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Sarajevo cake shop rises from ashes

Sarajevo had been dreaming of it for 15 years: a moist, dense cube of thin pastry and hazelnut cream, skilfully layered, then drizzled with chocolate glaze by the master patissiers of the Jadranka bakery.

by: Reuters: Daria Sito-Sucic | 09 Jul 2007

The pastry shop was a Sarajevo landmark, and so was its signature 'Bohem' cake.

Boarded up when war erupted in 1992 and the Bosnian capital came under siege, Jadranka was lamented but never forgotten.

When it re-opened, it was instantly mobbed by nostalgic customers lining up for the taste of their childhood, a time before the three-year war divided Bosnians into Muslims, Serbs, and Croats, leaving no room for simple pleasures.

"It's unbelievable. Every day people come to congratulate me, to thank me. Some of them are crying," said Aleksandar Bukvic, 58, who returned from Canada to his old place at the same corner where his parents welcomed customers every day since 1956.

The shop, in the Grbavica part of the city, has been renovated, but the staff is the same. They are working round the clock to meet the demand, constantly serving up cakes to the smiling customers, who chat cheerfully in patient queues.

"I craved Bohems from Jadranka when I was pregnant in New Zealand," said Biljana Meduric, visiting relatives in her native Sarajevo for the summer.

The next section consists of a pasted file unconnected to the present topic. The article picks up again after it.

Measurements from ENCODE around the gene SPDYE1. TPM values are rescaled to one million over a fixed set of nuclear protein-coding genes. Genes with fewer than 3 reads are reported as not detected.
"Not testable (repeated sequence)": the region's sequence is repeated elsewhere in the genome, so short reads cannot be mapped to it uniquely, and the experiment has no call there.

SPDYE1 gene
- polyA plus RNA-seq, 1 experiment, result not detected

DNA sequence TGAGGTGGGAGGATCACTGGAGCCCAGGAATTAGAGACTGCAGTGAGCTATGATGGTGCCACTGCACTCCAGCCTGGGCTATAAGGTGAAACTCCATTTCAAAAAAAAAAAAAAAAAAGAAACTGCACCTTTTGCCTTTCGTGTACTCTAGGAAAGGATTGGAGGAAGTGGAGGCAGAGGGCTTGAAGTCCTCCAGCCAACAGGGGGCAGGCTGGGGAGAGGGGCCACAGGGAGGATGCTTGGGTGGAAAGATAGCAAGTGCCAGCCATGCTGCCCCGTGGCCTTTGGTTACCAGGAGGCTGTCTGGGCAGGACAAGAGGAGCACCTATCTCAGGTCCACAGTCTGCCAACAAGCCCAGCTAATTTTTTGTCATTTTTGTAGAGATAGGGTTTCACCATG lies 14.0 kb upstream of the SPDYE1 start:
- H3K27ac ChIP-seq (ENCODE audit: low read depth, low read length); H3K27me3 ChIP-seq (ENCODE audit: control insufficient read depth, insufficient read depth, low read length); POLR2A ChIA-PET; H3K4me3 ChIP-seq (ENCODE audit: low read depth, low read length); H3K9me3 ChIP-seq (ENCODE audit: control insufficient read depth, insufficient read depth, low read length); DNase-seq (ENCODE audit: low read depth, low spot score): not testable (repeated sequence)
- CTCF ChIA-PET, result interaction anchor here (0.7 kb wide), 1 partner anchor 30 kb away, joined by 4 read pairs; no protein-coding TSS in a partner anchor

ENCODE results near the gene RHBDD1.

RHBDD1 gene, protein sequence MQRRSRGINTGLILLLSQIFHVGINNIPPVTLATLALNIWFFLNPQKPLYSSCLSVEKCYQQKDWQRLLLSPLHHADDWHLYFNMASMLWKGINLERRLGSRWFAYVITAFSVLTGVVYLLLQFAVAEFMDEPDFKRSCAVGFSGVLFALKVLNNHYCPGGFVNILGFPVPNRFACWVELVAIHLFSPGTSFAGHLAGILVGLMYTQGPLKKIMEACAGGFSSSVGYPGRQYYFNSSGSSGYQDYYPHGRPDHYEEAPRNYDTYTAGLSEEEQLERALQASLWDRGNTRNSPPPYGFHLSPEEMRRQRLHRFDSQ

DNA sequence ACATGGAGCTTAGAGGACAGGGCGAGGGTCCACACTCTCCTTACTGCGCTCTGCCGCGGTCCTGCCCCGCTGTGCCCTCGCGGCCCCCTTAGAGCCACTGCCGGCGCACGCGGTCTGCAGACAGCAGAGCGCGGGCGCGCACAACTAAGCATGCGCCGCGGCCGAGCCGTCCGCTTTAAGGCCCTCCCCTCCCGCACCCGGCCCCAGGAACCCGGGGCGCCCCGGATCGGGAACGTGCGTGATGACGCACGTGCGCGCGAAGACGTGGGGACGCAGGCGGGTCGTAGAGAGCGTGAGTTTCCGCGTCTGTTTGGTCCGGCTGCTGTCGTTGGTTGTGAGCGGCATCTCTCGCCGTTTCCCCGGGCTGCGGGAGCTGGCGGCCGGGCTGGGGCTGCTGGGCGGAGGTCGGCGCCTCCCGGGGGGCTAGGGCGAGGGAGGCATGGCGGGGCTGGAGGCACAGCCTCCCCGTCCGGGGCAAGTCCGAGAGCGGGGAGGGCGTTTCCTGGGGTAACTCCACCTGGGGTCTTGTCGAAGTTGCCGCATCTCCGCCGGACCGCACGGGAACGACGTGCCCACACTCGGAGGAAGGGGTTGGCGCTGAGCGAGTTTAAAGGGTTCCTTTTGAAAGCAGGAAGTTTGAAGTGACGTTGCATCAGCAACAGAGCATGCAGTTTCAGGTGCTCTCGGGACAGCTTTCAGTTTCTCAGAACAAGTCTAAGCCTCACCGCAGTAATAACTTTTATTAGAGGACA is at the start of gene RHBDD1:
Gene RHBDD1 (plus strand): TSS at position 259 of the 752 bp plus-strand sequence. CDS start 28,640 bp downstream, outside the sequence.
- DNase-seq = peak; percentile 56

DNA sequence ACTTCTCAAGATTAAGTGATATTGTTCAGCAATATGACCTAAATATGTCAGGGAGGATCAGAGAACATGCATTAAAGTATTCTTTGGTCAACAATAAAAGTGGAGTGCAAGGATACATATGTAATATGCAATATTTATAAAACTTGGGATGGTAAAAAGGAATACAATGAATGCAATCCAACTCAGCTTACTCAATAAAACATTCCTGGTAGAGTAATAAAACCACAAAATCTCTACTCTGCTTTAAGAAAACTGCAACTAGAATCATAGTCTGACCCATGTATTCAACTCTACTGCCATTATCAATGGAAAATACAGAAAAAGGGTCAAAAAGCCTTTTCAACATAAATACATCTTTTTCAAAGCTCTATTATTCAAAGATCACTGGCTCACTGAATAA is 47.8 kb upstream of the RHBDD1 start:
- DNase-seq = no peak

Recipe Secrets

The recipes have been in the family for years. Bukvic's father was an apprentice to German pastry masters in the Serbian province of Vojvodina before World War Two.

The secrets of the sweet treats of the Austro-Hungarian empire moved with him to Sarajevo where he opened his own shop, then passed on to his children.

Jadranka shut down in April 1992, when Bosnian Serb forces occupied Grbavica and the shooting started. During the grim, 43-month siege of the city, the area became a byword for the killing, rape and torture of Sarajevo's non-Serb population.

But the memory of Jadranka remained, and for years people explained where they live in Grbavica with the shop as reference point, even though it was by then just an empty shell.

"I think that people here also appreciate that a Serb from Sarajevo returned here, where he belongs, and not to Banja Luka or some other Serb-dominated town," he said.

His customers agree.

"Now there is hope for Sarajevo," one delighted woman said at the opening.

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